Saturday was the long day. Eric and I cosplayed. He was Martian Manhunter and I was Superman. I enjoyed wearing the costume because I’ve gotten into better shape since the last time I wore it, and given that it’s, well, spandex, I was glad for that. The most interesting stories that came from that day was meeting a young man who was a member of the “Church of Satan,” yet they didn’t worship Satan or even believe he existed, which was interesting. While Eric was gone, though, a belligerent cosplayer dressed as some blue-haired anime mad scientist (or something) came over and proceeded to insult me and denigrate Christianity while in character. I wasn’t sure what to think of it, so I just ran with it and smiled.
Two Alma College students were kind enough to give Eric and I their lunches from their meal plans, so we got some food from the college diner, Joe’s.
I, too, wandered around. It was then I learned one of my few gripes with the con: the buildings it was held in were too far apart. It was a Michigan winter, so obviously it was cold, and tights provide little protection against such weather. I did go check out the other artists and vendors, and as usual, I had to refrain from buying a bunch of stuff (including a book self-publishing comic books). I did purchase a replica of the fob watch used by David Tenant in two episodes of Doctor Who, though. It went great with my cosplay.
Speaking of which, once the vendor hall closed for the day, I changed into my 10th Doctor cosplay. Eric and I got dinner at Joe’s, where we met a fellow Whovian/cosplayer.
We then went to see MacSith, a play performed by a traveling theatre troupe from Chicago. It is Shakespeare’s MacBeth if it took place in the Star Wars universe. It. Was. FANTASTIC! It combined two of my favorite things—Shakespeare and Star Wars—in a seamless and wonderful fashion. Thankfully, I don’t have to describe it all to you since, unlike most theatre, they allowed (non-flash) photography and video to be taken. The costumes, the fight choreography, the little Star Wars flavoring to the original dialogue—it was amazing.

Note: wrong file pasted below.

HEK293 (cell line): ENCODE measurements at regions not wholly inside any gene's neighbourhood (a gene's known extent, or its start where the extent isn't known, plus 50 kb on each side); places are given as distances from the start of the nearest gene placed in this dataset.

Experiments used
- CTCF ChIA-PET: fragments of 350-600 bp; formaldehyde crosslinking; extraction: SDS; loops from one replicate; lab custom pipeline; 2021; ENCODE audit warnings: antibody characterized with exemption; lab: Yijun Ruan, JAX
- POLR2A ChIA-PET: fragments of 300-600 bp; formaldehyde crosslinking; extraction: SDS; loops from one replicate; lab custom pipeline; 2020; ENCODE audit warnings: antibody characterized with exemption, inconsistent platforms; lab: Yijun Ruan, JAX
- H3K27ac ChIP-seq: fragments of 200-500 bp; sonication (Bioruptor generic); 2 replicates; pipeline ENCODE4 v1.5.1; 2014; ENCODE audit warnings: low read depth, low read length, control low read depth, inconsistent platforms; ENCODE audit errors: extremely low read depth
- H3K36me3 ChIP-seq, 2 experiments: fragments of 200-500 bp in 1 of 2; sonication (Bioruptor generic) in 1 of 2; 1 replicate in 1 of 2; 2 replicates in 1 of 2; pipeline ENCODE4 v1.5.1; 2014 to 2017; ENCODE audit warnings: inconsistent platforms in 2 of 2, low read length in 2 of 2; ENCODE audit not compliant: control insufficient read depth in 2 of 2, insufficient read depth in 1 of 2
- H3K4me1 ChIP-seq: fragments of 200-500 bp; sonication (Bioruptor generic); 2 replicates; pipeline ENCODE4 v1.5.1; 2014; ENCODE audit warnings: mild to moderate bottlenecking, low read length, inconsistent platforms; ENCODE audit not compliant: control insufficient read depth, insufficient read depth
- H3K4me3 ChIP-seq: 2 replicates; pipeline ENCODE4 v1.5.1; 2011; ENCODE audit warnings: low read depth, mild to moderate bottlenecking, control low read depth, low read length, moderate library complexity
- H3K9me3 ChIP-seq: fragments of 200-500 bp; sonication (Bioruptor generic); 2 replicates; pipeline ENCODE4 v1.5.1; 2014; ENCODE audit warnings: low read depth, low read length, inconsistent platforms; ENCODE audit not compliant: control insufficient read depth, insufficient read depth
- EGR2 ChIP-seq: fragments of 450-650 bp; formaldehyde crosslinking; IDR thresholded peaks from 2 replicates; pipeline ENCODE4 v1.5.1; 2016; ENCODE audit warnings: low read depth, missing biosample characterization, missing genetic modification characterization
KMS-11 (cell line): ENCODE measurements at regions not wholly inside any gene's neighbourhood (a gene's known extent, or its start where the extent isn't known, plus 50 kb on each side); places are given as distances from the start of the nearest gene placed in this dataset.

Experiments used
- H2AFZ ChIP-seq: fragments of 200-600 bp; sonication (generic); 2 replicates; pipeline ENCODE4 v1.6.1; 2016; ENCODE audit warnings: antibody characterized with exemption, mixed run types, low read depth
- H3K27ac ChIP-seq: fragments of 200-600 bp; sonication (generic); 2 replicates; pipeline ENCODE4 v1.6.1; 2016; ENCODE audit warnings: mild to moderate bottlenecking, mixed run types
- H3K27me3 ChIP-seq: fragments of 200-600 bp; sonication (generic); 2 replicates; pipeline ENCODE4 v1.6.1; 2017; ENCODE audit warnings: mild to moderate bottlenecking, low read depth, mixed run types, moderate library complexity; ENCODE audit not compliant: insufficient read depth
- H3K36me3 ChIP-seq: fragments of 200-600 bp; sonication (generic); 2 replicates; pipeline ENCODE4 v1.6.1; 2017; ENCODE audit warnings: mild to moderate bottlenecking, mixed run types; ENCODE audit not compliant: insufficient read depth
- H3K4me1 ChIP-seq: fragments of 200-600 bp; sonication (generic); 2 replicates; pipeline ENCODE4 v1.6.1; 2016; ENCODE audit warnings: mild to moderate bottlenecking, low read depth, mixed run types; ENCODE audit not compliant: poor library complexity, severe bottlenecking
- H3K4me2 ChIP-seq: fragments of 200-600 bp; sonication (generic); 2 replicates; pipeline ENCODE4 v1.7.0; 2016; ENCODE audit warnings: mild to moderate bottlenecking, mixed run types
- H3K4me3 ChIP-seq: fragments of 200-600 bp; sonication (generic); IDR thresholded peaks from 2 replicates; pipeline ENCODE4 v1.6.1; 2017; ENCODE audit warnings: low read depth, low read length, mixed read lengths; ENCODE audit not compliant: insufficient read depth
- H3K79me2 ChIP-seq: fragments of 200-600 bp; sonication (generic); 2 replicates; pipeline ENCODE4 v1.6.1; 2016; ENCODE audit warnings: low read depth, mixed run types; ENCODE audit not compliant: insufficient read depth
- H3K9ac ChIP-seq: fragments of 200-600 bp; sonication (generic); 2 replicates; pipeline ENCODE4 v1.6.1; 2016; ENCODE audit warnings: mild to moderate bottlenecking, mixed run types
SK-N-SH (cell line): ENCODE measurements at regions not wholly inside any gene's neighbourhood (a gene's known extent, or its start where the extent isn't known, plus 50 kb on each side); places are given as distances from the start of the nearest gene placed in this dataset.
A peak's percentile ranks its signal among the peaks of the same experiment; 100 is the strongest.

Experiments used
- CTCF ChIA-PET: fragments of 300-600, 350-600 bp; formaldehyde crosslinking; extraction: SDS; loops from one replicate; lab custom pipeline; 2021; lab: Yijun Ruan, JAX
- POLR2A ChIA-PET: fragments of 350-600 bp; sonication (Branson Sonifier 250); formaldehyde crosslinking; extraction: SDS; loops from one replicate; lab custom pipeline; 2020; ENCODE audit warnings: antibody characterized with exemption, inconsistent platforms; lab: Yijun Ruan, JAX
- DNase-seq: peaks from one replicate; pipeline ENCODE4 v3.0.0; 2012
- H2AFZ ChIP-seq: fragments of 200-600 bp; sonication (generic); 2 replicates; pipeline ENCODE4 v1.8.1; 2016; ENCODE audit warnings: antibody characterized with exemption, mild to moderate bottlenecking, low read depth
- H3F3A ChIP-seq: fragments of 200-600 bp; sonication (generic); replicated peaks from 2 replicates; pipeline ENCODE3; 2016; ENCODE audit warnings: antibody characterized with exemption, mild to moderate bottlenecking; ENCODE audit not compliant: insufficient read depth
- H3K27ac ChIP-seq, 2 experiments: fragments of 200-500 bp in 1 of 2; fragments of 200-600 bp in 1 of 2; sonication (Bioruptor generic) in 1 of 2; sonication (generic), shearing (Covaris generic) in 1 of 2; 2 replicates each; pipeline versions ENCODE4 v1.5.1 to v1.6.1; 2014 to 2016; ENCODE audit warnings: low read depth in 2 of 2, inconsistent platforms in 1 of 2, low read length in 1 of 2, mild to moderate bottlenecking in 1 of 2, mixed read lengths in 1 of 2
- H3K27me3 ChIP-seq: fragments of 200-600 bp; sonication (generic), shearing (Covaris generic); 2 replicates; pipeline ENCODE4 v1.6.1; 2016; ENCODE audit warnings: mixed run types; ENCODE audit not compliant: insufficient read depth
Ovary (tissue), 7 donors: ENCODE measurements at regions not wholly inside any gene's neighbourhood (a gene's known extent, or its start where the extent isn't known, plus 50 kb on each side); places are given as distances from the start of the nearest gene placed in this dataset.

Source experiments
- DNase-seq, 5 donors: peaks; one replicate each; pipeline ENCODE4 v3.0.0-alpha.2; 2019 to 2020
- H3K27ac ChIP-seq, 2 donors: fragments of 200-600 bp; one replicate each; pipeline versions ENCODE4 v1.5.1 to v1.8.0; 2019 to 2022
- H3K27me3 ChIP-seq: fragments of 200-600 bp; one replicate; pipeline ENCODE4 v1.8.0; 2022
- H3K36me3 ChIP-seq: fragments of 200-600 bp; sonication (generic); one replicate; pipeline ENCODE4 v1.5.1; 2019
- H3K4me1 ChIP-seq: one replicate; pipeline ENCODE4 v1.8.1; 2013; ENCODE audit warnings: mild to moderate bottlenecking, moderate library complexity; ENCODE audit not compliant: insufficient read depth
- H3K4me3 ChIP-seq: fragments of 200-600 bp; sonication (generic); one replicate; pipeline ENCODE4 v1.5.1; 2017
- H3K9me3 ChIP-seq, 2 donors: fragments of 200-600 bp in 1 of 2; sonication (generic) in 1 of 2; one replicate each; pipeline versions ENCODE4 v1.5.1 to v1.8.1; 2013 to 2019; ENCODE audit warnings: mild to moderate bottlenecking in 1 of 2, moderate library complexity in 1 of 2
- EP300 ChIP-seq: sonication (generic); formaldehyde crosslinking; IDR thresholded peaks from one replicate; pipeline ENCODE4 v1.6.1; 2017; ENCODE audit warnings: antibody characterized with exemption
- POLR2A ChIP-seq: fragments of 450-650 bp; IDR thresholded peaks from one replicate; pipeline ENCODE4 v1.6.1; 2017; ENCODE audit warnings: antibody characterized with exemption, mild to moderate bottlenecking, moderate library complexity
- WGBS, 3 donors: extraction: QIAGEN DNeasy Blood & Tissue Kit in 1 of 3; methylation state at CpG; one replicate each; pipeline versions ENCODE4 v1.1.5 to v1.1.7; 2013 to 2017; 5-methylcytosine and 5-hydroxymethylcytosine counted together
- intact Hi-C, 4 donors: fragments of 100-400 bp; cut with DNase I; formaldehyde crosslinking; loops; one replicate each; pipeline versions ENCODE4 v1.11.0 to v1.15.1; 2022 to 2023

Sadly, I couldn’t say the same for the next event Eric and I attended. It was billed as a “masquerade ball.” Since we’ve had ballroom dance training, we were interested in going to this unlike the rave that was held the night before. The con program even said there was a dress code, and the organizers reserved the right to turn people away if they didn’t abide by it (hence my 10th Doctor cosplay). But when we arrived, this “ball” was essentially a rave with fancier clothes and no glow sticks. Seriously. The attendees broke off into a few cliques like this was a school cafeteria and gyrate to the music…sometimes. The liveliest they got was during a line dance I didn’t know. I asked the DJs to play “Tank!” by the Seatbelts, which is the theme song to Cowboy Bebop, since the Pokemon theme song was played earlier—and almost nobody got excited! “Haven’t they seen this show?” I wondered. The kicker, though, was every girl Eric and I asked to dance either didn’t know how or flat-out turned us down. The best I could get was doing a line dance when “Time Warp” from The Rocky Horror Picture Show played, and even then people didn’t seem that excited and even fewer knew the line dance, so I wasn’t able to learn it. Eric and I left after an hour.